How far will Microsoft go with HTML ?!


Let’s face it people, if you can deliver your product in HTML without compromising on UI/UX then … you should !!!

HTML is the ultimate cross platform technology, and that’s the sad truth.

I still do believe that Silverlight has a large part to play both on the web and on the desktop BUT I admit HTML5 is starting to look good for delivering simple Line of Business applications.

What I wanted to do today is discuss something interesting that I’ve been watching unfold, and that is the story of Microsoft Data Explorer.

The reason I am watching this project very closely is that it could be a sign of the future direction of Microsoft products. Bare in mind thou it is only a beta/labs project.

What’s I find interesting in this product is this

  1. it is a web application hosted on azure as a service
  2. it has a desktop, offline and connected, implementation of the application
  3. Both 1 & 2 look almost identical in functionality
  4. They appear to be aimed at a Metro style app world, that is they look like prime candidates for a future “metro style app”
  5. They are what I would categorize as “Line of Business” apps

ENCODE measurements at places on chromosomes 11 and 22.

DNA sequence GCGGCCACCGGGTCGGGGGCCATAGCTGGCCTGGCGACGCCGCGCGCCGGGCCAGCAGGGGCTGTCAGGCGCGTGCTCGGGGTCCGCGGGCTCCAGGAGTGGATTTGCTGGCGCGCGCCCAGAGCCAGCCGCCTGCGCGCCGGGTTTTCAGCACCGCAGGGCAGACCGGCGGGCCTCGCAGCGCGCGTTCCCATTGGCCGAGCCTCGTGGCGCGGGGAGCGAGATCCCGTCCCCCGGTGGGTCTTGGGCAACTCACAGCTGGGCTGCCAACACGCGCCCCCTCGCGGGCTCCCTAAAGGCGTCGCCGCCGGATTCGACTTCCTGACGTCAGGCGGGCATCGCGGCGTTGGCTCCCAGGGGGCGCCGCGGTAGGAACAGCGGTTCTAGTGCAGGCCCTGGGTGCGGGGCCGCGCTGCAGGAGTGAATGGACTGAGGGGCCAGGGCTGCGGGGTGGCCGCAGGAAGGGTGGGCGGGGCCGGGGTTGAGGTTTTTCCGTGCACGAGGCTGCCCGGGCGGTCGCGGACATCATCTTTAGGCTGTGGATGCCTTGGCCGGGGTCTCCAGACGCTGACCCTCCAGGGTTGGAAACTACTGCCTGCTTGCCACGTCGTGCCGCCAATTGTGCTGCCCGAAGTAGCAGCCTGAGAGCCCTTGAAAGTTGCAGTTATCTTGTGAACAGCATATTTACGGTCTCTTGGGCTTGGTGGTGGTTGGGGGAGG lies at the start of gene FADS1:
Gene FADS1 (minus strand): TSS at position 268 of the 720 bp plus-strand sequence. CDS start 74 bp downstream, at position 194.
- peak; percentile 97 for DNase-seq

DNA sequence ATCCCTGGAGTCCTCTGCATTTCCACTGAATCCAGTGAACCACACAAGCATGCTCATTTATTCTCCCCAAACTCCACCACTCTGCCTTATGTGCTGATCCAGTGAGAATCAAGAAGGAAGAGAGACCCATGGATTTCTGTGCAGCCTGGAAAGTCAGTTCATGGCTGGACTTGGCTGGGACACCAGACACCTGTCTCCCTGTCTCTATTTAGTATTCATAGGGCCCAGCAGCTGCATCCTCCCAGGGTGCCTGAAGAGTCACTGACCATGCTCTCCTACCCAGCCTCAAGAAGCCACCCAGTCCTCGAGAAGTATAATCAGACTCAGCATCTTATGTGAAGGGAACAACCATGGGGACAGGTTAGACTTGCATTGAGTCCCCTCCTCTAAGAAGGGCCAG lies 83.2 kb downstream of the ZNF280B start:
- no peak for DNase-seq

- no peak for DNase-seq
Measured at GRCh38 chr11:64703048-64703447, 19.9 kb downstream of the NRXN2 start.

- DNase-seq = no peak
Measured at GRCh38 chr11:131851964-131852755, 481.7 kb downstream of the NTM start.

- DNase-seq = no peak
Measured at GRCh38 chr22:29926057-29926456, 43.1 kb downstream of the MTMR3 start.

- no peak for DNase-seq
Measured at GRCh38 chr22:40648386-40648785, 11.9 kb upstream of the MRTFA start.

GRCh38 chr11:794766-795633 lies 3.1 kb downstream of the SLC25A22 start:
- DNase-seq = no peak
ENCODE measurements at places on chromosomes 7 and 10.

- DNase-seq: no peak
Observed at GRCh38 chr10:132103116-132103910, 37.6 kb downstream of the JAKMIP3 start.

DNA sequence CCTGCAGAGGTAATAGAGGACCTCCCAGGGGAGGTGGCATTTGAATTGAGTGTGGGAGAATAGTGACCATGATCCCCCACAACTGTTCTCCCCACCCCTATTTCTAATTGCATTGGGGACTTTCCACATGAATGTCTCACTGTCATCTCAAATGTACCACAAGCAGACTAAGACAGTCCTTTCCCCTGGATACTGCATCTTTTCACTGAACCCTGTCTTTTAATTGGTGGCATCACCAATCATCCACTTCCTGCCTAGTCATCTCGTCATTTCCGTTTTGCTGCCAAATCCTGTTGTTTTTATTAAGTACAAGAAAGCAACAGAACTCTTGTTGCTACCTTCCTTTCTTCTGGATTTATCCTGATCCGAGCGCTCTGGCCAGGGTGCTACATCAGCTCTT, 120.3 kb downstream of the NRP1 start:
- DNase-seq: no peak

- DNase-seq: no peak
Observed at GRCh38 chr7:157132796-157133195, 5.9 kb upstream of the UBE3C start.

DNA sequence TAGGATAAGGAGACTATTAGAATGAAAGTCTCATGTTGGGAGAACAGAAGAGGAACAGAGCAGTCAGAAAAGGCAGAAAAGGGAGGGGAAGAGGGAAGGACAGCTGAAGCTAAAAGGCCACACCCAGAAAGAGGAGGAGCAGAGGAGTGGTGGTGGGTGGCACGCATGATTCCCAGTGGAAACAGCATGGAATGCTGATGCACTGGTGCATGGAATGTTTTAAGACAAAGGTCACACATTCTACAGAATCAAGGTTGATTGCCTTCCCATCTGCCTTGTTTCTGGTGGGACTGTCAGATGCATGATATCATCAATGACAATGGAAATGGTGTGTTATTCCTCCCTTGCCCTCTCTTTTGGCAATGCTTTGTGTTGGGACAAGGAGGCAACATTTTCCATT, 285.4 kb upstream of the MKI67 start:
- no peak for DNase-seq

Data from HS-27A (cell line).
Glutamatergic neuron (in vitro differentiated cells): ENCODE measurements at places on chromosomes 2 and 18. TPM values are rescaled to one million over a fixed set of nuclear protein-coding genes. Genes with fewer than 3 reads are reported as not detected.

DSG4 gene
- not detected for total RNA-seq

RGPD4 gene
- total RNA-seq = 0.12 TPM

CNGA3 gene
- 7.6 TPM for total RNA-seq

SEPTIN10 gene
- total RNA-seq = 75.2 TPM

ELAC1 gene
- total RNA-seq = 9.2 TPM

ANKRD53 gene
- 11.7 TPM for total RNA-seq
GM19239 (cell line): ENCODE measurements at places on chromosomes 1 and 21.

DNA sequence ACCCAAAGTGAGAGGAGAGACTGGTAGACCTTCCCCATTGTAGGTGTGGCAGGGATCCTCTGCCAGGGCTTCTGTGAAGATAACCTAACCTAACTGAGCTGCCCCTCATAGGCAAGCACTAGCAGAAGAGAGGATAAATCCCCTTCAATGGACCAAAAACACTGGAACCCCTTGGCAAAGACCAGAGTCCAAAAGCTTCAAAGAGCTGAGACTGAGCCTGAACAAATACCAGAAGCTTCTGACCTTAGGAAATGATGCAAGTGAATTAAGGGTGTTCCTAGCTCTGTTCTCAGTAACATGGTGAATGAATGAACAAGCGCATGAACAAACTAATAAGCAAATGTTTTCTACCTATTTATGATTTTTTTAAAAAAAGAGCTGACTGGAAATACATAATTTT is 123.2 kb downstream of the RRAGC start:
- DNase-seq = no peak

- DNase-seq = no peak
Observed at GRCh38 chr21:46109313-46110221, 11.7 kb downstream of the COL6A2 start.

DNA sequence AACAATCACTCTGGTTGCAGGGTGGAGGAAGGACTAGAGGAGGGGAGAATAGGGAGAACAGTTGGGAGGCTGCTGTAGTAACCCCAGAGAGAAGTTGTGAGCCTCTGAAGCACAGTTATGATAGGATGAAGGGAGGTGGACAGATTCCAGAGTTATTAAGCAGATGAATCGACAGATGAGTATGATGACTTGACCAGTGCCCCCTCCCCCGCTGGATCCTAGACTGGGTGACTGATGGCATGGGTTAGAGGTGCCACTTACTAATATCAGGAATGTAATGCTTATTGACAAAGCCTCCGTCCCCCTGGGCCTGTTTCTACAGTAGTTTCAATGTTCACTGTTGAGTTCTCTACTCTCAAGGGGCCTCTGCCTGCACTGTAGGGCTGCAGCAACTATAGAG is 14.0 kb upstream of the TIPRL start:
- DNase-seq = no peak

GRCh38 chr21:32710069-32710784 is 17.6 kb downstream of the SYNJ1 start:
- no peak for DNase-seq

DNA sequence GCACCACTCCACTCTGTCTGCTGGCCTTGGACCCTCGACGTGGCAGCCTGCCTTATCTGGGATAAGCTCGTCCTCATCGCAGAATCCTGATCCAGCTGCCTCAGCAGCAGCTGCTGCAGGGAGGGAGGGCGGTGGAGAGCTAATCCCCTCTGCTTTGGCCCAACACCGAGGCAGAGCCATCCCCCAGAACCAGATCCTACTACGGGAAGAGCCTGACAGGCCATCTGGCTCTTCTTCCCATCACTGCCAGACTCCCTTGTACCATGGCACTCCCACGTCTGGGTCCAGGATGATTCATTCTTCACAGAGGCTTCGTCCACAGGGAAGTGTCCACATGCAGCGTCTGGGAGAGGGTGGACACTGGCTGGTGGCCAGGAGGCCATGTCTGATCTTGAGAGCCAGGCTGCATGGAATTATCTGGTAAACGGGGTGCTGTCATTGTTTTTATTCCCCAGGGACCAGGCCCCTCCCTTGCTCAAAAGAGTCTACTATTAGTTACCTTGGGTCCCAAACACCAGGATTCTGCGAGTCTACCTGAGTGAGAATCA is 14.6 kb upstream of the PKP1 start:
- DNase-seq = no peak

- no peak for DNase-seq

6. They are part of the SQL Azure family
  7. The UI technology behind the app is HTML based
  8. Considerable size Microsoft project that I would consider as embodying Microsoft’s future vision for apps.

All of these things interest me because this app could be a window into the mind of Microsoft and it’s architects. An idea of how they plan to build the next decade style LOB apps that cross desktop & metro, cloud and offline, and possibly across devices.

So let’s see how the desktop client of this product works Smile

The install can be found here, it’s early beta BUT public. I encourage you to go forth and install it and see for yourselves how all this hangs together.

It installs in the “Program Files” folder


It has an entry point known as “ClientApp”